She found herself in the hallway. It was colder here. The warmth from the furnace escaped through the cottage’s creaking crevices. The hallway was like a local library, stacked with all the New York and LA titles she could lay her hands on. To her these papers, unlike the credit card statements and bills, were letters from her daughters that bore tidings of their towns and them; daughters who hardly called or visited home anymore.
The news changed to a film promo. She turned swiftly, alarmed that her salmon fillets might burn, and knocked off a stack of books on the shelf at hand. She gathered a few titles off the floor and placed them back on the bookshelf, next to the novel with its jacket turned towards her. A middle-aged man — lunatic eyes, ruffled hair, a long black cloak over a turtleneck, his hands tucked securely in his denim pockets, resting his back on a red brick wall with his elbows and a heel propping him up from the textured background — stared back from the novel jacket. She could feel her breath hold for a second longer than usual.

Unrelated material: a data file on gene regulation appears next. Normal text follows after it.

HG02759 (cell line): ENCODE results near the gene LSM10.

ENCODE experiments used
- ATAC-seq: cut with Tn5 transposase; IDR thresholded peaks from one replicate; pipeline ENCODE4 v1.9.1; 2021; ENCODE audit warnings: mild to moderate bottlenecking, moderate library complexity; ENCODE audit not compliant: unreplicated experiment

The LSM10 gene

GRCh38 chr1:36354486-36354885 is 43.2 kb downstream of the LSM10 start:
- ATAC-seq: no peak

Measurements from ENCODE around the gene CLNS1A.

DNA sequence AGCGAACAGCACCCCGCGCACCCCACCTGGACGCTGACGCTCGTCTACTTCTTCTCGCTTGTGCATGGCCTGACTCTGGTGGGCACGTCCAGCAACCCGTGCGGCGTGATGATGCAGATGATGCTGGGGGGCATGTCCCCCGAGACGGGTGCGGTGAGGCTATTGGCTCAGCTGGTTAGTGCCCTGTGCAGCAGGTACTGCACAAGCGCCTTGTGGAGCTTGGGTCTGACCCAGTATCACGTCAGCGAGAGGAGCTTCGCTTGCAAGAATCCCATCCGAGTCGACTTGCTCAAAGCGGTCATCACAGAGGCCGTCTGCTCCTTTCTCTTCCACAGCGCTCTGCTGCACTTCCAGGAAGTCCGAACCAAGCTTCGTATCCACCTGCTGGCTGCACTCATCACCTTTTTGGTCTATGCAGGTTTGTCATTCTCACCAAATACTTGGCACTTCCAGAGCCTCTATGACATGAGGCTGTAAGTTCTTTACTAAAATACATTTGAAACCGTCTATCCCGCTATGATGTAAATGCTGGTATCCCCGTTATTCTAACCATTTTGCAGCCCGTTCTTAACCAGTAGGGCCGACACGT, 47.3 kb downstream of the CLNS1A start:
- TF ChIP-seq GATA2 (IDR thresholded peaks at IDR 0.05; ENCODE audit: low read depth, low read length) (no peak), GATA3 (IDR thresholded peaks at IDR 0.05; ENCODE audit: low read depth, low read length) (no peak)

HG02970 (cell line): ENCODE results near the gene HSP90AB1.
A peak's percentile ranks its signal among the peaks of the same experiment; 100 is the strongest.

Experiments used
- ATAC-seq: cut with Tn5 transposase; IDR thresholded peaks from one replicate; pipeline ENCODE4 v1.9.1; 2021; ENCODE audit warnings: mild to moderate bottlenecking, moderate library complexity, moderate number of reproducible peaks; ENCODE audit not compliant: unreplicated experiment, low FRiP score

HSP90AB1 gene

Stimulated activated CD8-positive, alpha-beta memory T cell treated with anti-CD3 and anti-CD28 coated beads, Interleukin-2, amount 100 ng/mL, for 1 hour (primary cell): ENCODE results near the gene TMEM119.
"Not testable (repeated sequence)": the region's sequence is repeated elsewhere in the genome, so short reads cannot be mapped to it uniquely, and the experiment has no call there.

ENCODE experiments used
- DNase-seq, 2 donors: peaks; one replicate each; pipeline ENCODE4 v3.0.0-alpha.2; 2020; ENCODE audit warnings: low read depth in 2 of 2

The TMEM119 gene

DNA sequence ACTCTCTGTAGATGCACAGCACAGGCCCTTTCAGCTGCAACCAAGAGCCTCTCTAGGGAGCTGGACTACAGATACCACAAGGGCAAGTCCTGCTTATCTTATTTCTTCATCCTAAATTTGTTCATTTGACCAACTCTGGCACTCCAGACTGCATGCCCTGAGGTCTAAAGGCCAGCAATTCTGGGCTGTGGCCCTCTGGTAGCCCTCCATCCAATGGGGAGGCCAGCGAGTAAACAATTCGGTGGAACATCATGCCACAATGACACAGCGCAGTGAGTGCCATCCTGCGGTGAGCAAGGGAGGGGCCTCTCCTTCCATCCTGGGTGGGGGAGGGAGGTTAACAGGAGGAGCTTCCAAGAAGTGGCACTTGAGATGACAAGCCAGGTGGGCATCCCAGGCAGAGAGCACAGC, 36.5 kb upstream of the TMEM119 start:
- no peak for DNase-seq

His face still intrigued her. His eyes followed her each time she crossed the hallway, questioning her memory of a forgotten past.
He seemed vaguely familiar. Maybe he had been one of those genteel guests that lurked around in those of the rich, by the rich, for the rich parties that her late husband used to frequent so often. One of those intense fellows that glued themselves to the art deco walls like an abstract fresco or a surveillance device, and just like a fly on the wall (albeit with a platter in hand that overflowed with all the dishes on display at the table) observed the human circus unfold before them. But he didn’t seem like a man who would nod in greeting and shy away from conversation. His eyes; something about them reminded her of pop music and drum beats; of wet grass and gregarious laughter; of Kafka lost in Afghanistan without his dreams.